Elementary General Topology. Moore, Theral O. (Theral Orvis). Englewood Cliffs, N. J., Prentice-Hall, 1964, 174 pages.
Mathematical Monthly had this review in its October 1965 issue, page 923:
The author of this carefully written text states in his preface that he has kept in mind especially the undergraduate students who have not yet had advanced calculus. Thus, one of his aims is to develop mathematical maturity. He has been remarkably successful in his part of the task---the rest is up to the teacher and student. The author repeatedly urges the student to try giving his own proof for each theorem before reading the one in the text. Problem sets appear sprinkled through the text, rather than at the ends of chapters. The problem material includes some development of theory; hints and partial solutions to selected problems are given after the problem sets, with an exhortation to the reader not to look at the hints unless it is absolutely necessary. An intelligent, diligent student who complies with the author's suggestions should really develop mathematical maturity.
Explanations and proofs are given in careful detail. Some material on motivation, and the origin of various concepts is included. The author starts with a general topological space (metric spaces appear in Chapter 6) because he feels it is easier for the student to give the first proofs in the general case rather than in a special case where there is much irrelevant information available. Interpretation of results for the case of the real numbers is emphasized throughout. The last three chapters discuss function spaces, nets and convergence, and Peano spaces. The text is suitable for a one-term course or a year course. The reviewer feels that this is a very good text for a first course in topology, and that this course might be at the junior level in one institution and at the graduate level in another.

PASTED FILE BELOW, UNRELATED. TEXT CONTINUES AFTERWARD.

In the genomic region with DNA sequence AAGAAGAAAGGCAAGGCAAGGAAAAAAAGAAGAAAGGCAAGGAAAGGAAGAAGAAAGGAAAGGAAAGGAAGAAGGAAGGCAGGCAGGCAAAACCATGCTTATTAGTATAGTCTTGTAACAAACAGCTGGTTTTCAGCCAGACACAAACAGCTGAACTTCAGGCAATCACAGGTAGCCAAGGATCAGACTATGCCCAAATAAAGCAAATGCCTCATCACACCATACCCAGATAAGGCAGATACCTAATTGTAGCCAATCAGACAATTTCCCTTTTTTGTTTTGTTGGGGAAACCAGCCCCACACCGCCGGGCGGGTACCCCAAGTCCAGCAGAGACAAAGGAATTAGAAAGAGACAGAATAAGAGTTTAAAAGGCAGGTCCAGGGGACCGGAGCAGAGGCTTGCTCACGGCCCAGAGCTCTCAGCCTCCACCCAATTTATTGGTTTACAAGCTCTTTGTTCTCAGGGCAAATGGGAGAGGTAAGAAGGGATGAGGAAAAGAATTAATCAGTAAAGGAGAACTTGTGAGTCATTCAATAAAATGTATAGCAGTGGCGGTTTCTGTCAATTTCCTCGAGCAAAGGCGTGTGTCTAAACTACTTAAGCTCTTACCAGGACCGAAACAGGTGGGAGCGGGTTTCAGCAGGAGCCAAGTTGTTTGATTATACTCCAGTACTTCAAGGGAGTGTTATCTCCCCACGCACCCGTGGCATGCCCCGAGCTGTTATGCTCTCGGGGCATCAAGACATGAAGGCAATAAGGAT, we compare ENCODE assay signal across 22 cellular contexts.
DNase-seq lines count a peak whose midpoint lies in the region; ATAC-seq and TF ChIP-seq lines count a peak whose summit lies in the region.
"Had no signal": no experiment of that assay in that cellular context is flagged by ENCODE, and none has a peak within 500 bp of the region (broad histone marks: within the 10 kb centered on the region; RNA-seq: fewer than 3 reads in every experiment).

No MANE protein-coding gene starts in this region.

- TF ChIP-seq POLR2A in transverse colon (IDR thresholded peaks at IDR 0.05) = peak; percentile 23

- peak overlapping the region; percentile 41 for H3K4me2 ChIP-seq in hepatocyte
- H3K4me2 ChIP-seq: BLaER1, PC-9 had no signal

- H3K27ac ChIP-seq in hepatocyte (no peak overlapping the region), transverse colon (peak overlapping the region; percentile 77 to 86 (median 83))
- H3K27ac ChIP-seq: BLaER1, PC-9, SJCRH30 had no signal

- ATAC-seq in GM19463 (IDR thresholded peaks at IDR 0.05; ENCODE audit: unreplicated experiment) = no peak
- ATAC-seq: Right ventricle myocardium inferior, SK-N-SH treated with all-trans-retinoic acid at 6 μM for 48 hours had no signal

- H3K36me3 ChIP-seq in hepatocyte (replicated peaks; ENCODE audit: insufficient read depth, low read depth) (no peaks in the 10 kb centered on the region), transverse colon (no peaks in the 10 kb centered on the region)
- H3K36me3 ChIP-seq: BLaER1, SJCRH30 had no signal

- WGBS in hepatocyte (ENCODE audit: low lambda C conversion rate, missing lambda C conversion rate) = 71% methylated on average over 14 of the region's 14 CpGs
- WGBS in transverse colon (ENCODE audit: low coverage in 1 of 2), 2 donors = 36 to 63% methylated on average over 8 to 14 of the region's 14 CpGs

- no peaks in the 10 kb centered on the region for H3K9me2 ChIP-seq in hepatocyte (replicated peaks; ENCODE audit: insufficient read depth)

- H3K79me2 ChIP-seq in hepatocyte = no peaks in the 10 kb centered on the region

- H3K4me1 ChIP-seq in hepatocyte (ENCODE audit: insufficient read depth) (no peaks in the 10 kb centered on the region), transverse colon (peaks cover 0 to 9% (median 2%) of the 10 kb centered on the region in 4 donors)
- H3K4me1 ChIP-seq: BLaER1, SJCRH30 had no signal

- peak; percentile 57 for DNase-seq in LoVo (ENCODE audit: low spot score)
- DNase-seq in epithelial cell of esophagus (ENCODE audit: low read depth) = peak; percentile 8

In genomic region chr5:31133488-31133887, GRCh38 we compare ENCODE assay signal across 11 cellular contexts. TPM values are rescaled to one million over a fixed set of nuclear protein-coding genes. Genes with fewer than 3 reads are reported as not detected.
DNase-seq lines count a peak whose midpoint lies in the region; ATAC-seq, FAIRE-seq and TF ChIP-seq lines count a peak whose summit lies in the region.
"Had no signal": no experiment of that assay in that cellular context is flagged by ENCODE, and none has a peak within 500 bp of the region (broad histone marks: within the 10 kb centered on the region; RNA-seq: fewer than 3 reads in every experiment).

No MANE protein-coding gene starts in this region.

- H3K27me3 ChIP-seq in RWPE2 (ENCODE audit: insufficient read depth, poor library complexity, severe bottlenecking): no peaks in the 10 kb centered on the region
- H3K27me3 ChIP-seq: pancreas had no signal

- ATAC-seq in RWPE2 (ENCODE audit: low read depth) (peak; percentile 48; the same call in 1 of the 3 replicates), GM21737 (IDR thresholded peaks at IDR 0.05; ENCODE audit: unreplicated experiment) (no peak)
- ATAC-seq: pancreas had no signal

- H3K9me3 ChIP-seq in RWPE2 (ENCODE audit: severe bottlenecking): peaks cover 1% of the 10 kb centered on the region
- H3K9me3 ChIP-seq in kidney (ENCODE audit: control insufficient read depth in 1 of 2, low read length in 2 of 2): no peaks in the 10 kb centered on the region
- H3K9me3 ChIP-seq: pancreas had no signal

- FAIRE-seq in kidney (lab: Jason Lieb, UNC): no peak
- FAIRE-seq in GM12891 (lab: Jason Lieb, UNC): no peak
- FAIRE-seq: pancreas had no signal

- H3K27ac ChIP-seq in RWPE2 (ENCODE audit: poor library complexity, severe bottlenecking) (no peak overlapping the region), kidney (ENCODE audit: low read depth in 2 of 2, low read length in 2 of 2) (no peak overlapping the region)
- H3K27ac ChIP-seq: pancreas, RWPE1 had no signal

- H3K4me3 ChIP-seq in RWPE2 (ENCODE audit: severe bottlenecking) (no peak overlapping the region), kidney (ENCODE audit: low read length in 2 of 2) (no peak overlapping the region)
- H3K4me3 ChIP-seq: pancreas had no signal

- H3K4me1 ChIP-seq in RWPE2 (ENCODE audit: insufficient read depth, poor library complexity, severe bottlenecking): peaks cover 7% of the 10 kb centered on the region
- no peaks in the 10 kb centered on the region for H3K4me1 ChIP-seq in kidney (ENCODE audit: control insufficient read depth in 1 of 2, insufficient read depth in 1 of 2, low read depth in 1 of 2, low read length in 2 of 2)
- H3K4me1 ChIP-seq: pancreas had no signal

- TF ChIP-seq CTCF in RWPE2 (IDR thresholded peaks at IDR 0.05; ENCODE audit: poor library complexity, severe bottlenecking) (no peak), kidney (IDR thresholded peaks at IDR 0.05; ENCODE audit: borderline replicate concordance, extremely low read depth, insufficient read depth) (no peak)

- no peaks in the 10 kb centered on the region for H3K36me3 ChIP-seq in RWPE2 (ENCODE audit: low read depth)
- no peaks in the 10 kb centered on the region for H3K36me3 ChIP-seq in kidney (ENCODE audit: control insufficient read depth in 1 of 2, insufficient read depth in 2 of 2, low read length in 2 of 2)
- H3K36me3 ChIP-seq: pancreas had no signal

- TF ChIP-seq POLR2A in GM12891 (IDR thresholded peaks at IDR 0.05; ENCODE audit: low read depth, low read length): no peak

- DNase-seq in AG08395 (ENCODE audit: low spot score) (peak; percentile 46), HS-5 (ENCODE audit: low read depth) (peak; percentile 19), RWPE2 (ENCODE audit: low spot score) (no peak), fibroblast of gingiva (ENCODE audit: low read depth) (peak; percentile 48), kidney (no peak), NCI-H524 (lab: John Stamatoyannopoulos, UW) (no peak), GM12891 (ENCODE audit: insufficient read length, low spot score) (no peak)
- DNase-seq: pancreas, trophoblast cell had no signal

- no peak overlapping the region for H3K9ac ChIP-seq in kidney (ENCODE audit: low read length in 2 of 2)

B. H. Arnold, Oregon State University
Mathematical Reviews had this review in its April 1965 issue, # 4018, page 768:
An undergraduate text with unusual precision, efficiency, and very good problems. The usual material is covered, and two fine chapters on nets and Peano spaces, respectively, are added. All concepts are well-motivated and studied to the extent practicable on this level.
J. Mayer (Albuquerque, New Mexico)
Prentice-Hall the publisher writes:
The author's purpose in preparing this work has been to provide a systematic survey of the standard topics of general topology which the beginner can follow with minimum effort and maximum results.
His several years experience in teaching topology to both graduate and undergraduate students convinced him that: the early theorems are easier for the beginner to prove for general topological spaces than for metric spaces or the space of reals and that the best understanding is achieved most easily when the beginner has a knowledge of abstract algebra to prepare him for the concept of abstract space.
These convictions explain the order in which he presents his material: elementary set theory, topological spaces, metric spaces, product spaces, function spaces, nets, and Peano spaces.
Applications to the space of reals are stressed particularly. Later chapters use simple applications of the Hausdorff Maximal Principle to prove the Tychonoff Theorem and Hahn-Mazurkiewicz Theorem.
Throughout the book, the author enlists the reader's participation, encouraging him to prepare his own proofs of theorems and inviting him, then, to compare them with the proofs provided.
To give the reader almost simultaneous introduction to principles and their applications, the author also integrates problem materials with the text, rather than grouping it at the ends of chapters.
In toto, what sets his treatment apart is the fact that while it is addressed to the reader with a minimum background, it covers a breadth and depth of topics characteristic of more advanced works in the field.
Prentice-Hall, the publisher